• Did I recently rebrand my business?


If you answered ‘yes’ to any of these questions, a website redesign can probably benefit your business greatly.



02. Analyze your current website and market


Before changing anything about your existing website, take the time to first analyze its performance, and that of the competition.


Analyze your current website: Review your existing site and go through its different pages. Evaluate what it is that works well, and what doesn’t.


With the help of tools such as Google Analytics, you’ll be able to inspect your site’s data. Check to see which of your pages are the most popular, what an average user journey is like on your site, and which CTAs (call-to-action buttons) are getting clicked on. This guide on how to use Google Analytics can help you make the most out of your site’s data.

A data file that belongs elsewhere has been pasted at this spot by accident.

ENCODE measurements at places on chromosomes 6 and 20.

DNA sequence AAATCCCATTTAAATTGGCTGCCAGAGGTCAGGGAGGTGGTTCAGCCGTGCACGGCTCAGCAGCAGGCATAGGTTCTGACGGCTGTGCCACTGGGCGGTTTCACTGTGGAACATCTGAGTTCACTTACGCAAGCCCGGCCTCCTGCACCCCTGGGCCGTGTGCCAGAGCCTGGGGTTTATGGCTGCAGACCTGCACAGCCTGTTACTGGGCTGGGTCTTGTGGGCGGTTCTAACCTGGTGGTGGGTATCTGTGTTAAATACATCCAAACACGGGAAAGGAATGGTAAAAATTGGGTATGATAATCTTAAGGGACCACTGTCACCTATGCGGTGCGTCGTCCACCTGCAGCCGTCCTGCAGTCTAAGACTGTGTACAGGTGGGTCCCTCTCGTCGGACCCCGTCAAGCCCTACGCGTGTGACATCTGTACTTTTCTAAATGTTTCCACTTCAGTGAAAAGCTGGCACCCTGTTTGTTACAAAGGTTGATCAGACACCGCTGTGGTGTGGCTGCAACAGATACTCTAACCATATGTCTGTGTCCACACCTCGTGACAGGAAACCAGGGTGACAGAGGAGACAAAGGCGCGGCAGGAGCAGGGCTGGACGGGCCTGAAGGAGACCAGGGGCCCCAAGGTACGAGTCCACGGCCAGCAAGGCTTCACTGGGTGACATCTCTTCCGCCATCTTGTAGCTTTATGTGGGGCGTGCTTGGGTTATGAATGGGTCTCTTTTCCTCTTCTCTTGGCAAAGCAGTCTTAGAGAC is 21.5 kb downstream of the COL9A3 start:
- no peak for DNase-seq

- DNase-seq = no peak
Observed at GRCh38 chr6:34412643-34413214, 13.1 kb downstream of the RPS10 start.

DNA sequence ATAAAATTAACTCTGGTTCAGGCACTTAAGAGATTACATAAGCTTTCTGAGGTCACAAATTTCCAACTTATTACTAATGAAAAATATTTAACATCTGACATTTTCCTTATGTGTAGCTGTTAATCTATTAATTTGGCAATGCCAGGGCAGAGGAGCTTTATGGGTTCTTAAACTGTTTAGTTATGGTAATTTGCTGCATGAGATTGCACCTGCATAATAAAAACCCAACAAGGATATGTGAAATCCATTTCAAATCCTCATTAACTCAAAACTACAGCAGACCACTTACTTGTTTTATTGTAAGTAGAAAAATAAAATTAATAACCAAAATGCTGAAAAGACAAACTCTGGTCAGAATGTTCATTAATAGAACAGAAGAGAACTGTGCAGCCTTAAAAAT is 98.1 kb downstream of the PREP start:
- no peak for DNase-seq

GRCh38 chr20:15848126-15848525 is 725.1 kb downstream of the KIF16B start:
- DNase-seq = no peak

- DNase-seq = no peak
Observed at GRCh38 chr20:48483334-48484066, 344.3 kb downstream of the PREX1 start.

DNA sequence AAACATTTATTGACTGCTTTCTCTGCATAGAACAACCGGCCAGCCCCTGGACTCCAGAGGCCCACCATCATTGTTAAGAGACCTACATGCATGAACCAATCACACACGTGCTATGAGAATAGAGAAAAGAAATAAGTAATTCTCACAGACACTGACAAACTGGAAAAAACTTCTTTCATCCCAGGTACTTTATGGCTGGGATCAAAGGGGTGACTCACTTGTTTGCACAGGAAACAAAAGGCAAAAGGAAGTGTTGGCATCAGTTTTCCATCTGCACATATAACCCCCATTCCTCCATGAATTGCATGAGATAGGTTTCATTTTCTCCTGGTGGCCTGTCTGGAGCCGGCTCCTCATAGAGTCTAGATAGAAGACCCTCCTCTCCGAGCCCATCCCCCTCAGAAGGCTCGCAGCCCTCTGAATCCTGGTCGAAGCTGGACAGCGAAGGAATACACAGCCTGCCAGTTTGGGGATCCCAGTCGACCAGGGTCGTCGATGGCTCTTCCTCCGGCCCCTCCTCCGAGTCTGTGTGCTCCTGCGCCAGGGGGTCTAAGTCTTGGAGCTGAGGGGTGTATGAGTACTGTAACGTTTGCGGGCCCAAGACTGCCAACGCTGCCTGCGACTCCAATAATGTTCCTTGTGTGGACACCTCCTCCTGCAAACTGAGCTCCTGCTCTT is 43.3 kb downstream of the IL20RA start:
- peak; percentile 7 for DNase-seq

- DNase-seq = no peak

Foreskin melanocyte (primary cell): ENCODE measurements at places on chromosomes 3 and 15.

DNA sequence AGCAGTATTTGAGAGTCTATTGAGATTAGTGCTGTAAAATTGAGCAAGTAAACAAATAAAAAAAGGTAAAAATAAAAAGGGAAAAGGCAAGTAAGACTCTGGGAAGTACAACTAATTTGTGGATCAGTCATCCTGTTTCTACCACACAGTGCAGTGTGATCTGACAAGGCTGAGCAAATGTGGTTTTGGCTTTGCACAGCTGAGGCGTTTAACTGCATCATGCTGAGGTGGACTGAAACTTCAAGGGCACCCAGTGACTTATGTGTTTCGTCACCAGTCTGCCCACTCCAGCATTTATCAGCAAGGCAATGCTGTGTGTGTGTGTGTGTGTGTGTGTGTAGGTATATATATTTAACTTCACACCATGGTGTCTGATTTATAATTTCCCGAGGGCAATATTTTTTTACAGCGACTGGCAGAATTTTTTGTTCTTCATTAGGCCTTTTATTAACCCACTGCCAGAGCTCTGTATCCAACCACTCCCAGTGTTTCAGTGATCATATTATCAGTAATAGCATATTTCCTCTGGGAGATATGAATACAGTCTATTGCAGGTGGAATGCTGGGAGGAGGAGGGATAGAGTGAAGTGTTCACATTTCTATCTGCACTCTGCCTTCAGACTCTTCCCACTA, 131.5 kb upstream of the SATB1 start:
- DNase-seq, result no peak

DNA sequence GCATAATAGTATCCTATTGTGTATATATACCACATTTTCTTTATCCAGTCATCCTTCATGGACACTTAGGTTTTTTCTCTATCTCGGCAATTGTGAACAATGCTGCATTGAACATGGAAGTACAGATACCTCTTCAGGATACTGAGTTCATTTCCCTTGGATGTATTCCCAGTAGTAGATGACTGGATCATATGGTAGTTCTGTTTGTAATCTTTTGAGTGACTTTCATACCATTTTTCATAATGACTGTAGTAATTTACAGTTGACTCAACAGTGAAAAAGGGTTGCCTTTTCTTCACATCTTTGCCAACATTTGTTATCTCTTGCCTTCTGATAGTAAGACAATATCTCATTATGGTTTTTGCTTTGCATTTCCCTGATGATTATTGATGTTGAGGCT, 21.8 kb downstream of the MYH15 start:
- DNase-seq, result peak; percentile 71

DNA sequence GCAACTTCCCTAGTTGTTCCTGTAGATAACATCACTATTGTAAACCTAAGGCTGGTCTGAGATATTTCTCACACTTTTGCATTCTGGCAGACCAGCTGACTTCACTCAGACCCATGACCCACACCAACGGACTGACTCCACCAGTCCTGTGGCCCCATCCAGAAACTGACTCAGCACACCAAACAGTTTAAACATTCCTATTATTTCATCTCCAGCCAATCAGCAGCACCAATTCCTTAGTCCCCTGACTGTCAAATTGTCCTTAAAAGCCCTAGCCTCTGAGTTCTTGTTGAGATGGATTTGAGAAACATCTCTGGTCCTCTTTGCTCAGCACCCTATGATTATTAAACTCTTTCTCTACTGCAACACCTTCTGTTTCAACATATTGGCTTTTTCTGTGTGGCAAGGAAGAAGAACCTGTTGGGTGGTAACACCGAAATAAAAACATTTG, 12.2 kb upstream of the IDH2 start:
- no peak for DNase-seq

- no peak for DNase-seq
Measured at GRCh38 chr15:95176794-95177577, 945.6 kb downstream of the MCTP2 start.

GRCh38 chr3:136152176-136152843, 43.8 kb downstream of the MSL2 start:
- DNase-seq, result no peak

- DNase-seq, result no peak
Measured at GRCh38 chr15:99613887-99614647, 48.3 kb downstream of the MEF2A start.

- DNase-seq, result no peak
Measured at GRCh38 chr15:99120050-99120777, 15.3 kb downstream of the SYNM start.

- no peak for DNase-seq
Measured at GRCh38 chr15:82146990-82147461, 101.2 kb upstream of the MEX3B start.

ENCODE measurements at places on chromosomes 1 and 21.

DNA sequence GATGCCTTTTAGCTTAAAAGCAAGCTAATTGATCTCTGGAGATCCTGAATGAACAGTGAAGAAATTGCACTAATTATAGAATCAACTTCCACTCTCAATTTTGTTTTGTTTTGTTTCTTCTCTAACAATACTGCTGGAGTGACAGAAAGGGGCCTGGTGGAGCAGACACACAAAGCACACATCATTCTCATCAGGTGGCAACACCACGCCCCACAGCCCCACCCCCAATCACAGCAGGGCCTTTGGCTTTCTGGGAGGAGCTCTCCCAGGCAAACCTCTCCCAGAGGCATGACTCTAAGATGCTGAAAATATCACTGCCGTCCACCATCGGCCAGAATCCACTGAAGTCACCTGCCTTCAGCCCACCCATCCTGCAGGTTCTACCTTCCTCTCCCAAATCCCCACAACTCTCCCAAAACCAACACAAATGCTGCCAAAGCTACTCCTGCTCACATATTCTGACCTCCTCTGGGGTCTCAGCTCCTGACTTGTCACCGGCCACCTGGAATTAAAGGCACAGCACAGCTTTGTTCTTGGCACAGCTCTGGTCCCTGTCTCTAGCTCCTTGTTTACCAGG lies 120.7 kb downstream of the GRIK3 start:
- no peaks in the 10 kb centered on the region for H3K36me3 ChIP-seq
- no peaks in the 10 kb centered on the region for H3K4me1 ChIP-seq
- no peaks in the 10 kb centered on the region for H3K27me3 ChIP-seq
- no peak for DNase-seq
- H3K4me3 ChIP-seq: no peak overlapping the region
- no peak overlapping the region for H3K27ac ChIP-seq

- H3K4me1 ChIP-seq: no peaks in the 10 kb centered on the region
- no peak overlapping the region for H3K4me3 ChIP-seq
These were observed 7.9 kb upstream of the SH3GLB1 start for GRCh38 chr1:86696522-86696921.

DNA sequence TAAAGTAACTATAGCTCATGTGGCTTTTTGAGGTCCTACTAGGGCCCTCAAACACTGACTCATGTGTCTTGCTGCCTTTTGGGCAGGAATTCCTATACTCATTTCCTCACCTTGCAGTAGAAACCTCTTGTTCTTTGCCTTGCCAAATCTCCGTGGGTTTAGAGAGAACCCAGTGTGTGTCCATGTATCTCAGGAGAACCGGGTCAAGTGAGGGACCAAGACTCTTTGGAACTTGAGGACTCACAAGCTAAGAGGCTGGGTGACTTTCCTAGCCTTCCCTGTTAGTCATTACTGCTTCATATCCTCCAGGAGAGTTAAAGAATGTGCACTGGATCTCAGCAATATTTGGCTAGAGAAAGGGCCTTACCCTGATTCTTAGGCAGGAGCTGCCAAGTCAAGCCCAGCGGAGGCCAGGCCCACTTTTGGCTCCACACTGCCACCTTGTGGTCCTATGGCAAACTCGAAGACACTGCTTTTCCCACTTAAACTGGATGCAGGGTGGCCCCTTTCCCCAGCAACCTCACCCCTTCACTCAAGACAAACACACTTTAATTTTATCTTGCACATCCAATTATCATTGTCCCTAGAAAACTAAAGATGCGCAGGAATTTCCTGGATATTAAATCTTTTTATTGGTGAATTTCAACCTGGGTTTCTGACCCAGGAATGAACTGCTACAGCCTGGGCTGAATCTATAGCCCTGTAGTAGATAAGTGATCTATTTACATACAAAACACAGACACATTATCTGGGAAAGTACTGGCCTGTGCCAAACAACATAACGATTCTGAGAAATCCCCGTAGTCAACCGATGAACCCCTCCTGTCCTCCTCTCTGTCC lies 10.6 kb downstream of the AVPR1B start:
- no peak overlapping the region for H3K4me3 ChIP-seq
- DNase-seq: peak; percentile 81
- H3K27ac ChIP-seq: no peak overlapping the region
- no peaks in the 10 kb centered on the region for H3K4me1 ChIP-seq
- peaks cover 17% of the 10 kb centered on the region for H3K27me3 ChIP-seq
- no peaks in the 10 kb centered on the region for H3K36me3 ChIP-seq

Remain as objective as possible in analyzing your site’s pain points. Those will need to be addressed in the redesign. Take equal note of your current strengths too, because not everything on your site has to be completely transformed in the process. Your best performing assets can probably stay just as they are. In fact, they serve as an example of what’s right for your brand, so try and learn what it is that makes them effective.


Research the competition: Look closely into the websites of top competitors in your industry. Pay attention to their design, website navigation, content, and any marketing strategies that they employ. Keep an eye out for common industry practices, such as to create a blog or an online store. These insights will help your website redesign rise up to the competition.